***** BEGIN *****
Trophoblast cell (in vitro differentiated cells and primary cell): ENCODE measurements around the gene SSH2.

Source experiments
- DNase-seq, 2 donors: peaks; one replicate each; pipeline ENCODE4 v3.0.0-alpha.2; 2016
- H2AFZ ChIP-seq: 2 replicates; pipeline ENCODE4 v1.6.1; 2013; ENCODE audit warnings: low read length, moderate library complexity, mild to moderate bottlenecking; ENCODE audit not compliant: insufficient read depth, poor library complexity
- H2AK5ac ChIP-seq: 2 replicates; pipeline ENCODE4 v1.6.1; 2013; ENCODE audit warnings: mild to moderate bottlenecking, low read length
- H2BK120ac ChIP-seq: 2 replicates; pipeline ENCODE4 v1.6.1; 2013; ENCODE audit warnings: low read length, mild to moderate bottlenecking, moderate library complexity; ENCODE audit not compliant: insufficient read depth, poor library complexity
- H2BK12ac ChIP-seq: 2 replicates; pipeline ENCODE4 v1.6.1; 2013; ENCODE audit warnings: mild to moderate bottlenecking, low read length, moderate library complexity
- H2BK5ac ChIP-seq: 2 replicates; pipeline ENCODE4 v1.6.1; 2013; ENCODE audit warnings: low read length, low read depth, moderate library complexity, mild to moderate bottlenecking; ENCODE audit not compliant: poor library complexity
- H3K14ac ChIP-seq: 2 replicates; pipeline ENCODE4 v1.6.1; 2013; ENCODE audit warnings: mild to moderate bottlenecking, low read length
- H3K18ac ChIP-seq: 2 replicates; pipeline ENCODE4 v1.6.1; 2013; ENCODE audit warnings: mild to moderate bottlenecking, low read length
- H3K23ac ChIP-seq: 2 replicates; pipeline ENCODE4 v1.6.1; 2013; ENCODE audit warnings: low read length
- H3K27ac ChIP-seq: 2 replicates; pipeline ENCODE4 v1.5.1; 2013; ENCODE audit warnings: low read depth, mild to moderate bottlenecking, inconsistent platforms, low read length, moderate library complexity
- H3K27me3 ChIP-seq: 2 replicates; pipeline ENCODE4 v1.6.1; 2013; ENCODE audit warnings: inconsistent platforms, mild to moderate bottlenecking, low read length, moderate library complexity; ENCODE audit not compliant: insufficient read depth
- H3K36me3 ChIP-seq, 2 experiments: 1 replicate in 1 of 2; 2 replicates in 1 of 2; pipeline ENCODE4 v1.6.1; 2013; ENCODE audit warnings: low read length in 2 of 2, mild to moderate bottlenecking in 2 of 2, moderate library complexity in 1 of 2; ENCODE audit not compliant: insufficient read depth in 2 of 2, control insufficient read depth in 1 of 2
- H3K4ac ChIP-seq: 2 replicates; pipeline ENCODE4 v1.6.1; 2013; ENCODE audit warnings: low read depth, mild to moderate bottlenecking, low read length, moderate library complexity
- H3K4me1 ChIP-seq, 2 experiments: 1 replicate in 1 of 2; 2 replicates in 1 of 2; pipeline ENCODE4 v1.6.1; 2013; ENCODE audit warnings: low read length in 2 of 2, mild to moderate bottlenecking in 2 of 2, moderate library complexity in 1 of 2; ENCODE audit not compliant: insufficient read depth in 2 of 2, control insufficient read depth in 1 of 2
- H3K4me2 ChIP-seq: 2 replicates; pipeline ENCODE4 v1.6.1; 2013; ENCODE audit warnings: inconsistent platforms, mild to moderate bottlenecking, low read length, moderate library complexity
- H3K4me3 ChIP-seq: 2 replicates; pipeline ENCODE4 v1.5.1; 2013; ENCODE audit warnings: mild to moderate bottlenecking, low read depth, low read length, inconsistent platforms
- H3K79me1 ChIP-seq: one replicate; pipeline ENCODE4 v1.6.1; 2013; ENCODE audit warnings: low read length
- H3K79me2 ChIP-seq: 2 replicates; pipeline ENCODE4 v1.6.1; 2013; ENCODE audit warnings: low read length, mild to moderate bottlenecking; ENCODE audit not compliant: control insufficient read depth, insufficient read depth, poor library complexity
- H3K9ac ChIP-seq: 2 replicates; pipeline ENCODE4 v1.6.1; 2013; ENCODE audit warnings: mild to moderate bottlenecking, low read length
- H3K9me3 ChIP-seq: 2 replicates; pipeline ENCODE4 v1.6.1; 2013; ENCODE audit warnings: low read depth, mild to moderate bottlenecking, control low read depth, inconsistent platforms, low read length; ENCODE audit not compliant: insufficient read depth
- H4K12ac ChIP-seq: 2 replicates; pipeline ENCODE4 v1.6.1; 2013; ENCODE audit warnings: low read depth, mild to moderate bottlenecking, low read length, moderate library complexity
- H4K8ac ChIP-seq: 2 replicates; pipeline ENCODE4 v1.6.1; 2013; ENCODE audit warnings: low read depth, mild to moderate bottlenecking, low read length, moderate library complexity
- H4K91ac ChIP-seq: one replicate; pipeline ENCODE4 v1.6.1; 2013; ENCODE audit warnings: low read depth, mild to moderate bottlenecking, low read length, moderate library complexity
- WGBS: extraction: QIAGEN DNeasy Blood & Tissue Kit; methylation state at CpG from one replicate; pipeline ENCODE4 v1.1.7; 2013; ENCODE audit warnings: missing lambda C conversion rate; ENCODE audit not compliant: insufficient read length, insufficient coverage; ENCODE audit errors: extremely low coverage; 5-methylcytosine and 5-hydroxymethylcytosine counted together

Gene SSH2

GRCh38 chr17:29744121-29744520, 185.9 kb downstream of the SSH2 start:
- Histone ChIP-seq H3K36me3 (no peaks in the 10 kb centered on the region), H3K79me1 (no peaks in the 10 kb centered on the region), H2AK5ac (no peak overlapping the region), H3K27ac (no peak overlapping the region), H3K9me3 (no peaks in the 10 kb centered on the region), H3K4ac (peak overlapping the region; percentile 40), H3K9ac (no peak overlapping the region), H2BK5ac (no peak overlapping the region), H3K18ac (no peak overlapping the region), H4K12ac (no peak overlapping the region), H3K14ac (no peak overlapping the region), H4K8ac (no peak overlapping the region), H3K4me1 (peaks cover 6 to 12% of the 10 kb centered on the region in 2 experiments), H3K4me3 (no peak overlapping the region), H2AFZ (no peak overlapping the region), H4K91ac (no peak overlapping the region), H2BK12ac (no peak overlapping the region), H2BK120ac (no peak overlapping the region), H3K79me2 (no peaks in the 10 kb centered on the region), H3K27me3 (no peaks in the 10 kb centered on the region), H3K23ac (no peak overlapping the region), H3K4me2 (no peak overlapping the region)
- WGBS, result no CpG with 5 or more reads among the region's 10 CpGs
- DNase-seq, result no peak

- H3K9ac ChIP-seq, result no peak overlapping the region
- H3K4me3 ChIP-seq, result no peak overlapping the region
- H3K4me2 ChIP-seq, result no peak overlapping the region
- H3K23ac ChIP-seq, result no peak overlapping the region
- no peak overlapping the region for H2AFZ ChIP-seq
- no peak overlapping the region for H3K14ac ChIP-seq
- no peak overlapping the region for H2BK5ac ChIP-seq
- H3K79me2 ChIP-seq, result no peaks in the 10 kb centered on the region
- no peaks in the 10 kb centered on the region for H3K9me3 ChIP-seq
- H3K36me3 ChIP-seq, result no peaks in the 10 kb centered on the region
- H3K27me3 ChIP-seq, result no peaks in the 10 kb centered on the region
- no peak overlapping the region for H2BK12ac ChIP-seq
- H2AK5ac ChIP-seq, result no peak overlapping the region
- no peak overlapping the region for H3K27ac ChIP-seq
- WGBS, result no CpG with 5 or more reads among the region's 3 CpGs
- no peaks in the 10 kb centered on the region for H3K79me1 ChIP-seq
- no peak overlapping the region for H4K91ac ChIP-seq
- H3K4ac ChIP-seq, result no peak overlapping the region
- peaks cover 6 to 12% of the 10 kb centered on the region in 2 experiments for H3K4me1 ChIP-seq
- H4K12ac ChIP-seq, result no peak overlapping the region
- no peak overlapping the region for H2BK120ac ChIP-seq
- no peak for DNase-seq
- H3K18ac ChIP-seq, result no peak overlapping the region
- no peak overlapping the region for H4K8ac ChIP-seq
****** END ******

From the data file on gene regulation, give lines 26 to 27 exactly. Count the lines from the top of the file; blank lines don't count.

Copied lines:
- WGBS: extraction: QIAGEN DNeasy Blood & Tissue Kit; methylation state at CpG from one replicate; pipeline ENCODE4 v1.1.7; 2013; ENCODE audit warnings: missing lambda C conversion rate; ENCODE audit not compliant: insufficient read length, insufficient coverage; ENCODE audit errors: extremely low coverage; 5-methylcytosine and 5-hydroxymethylcytosine counted together

Gene SSH2